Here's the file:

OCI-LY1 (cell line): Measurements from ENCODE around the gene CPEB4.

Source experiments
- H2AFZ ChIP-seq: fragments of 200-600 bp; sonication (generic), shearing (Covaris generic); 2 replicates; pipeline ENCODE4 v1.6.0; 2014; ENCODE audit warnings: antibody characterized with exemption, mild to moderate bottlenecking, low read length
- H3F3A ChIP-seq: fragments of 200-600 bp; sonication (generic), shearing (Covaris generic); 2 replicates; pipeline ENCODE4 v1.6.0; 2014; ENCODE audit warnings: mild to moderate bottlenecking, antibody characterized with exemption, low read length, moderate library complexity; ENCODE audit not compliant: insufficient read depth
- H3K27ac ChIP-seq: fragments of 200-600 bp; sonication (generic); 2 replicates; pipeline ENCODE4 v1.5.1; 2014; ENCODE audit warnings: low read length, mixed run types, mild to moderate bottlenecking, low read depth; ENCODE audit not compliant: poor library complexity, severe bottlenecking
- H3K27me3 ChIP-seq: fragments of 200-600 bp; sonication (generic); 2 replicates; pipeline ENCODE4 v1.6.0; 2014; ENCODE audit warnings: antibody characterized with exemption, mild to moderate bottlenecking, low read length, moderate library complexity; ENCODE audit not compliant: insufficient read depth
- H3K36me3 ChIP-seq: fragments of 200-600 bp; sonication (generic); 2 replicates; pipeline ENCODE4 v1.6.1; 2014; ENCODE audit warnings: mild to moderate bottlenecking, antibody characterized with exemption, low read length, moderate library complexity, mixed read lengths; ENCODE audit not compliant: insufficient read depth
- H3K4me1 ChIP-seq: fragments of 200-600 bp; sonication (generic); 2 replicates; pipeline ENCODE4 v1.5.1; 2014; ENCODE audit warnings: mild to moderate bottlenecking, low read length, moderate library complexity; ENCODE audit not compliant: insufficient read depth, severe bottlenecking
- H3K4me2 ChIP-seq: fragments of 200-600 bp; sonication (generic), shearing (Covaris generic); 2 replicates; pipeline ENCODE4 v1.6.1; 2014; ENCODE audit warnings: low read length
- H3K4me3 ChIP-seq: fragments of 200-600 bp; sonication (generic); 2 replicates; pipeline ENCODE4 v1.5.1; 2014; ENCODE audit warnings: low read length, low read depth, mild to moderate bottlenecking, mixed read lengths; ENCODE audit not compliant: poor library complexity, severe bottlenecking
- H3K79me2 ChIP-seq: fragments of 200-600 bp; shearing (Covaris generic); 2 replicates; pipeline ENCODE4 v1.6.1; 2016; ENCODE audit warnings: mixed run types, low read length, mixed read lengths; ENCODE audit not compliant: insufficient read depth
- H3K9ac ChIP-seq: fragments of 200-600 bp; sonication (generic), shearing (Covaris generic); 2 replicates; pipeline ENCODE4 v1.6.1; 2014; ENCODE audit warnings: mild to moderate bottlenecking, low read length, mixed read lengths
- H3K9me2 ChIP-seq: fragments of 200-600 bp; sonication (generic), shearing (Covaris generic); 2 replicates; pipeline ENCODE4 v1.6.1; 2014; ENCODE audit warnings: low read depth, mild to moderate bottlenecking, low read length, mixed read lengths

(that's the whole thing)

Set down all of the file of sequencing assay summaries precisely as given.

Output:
OCI-LY1 (cell line): Measurements from ENCODE around the gene CPEB4.

Source experiments
- H2AFZ ChIP-seq: fragments of 200-600 bp; sonication (generic), shearing (Covaris generic); 2 replicates; pipeline ENCODE4 v1.6.0; 2014; ENCODE audit warnings: antibody characterized with exemption, mild to moderate bottlenecking, low read length
- H3F3A ChIP-seq: fragments of 200-600 bp; sonication (generic), shearing (Covaris generic); 2 replicates; pipeline ENCODE4 v1.6.0; 2014; ENCODE audit warnings: mild to moderate bottlenecking, antibody characterized with exemption, low read length, moderate library complexity; ENCODE audit not compliant: insufficient read depth
- H3K27ac ChIP-seq: fragments of 200-600 bp; sonication (generic); 2 replicates; pipeline ENCODE4 v1.5.1; 2014; ENCODE audit warnings: low read length, mixed run types, mild to moderate bottlenecking, low read depth; ENCODE audit not compliant: poor library complexity, severe bottlenecking
- H3K27me3 ChIP-seq: fragments of 200-600 bp; sonication (generic); 2 replicates; pipeline ENCODE4 v1.6.0; 2014; ENCODE audit warnings: antibody characterized with exemption, mild to moderate bottlenecking, low read length, moderate library complexity; ENCODE audit not compliant: insufficient read depth
- H3K36me3 ChIP-seq: fragments of 200-600 bp; sonication (generic); 2 replicates; pipeline ENCODE4 v1.6.1; 2014; ENCODE audit warnings: mild to moderate bottlenecking, antibody characterized with exemption, low read length, moderate library complexity, mixed read lengths; ENCODE audit not compliant: insufficient read depth
- H3K4me1 ChIP-seq: fragments of 200-600 bp; sonication (generic); 2 replicates; pipeline ENCODE4 v1.5.1; 2014; ENCODE audit warnings: mild to moderate bottlenecking, low read length, moderate library complexity; ENCODE audit not compliant: insufficient read depth, severe bottlenecking
- H3K4me2 ChIP-seq: fragments of 200-600 bp; sonication (generic), shearing (Covaris generic); 2 replicates; pipeline ENCODE4 v1.6.1; 2014; ENCODE audit warnings: low read length
- H3K4me3 ChIP-seq: fragments of 200-600 bp; sonication (generic); 2 replicates; pipeline ENCODE4 v1.5.1; 2014; ENCODE audit warnings: low read length, low read depth, mild to moderate bottlenecking, mixed read lengths; ENCODE audit not compliant: poor library complexity, severe bottlenecking
- H3K79me2 ChIP-seq: fragments of 200-600 bp; shearing (Covaris generic); 2 replicates; pipeline ENCODE4 v1.6.1; 2016; ENCODE audit warnings: mixed run types, low read length, mixed read lengths; ENCODE audit not compliant: insufficient read depth
- H3K9ac ChIP-seq: fragments of 200-600 bp; sonication (generic), shearing (Covaris generic); 2 replicates; pipeline ENCODE4 v1.6.1; 2014; ENCODE audit warnings: mild to moderate bottlenecking, low read length, mixed read lengths
- H3K9me2 ChIP-seq: fragments of 200-600 bp; sonication (generic), shearing (Covaris generic); 2 replicates; pipeline ENCODE4 v1.6.1; 2014; ENCODE audit warnings: low read depth, mild to moderate bottlenecking, low read length, mixed read lengths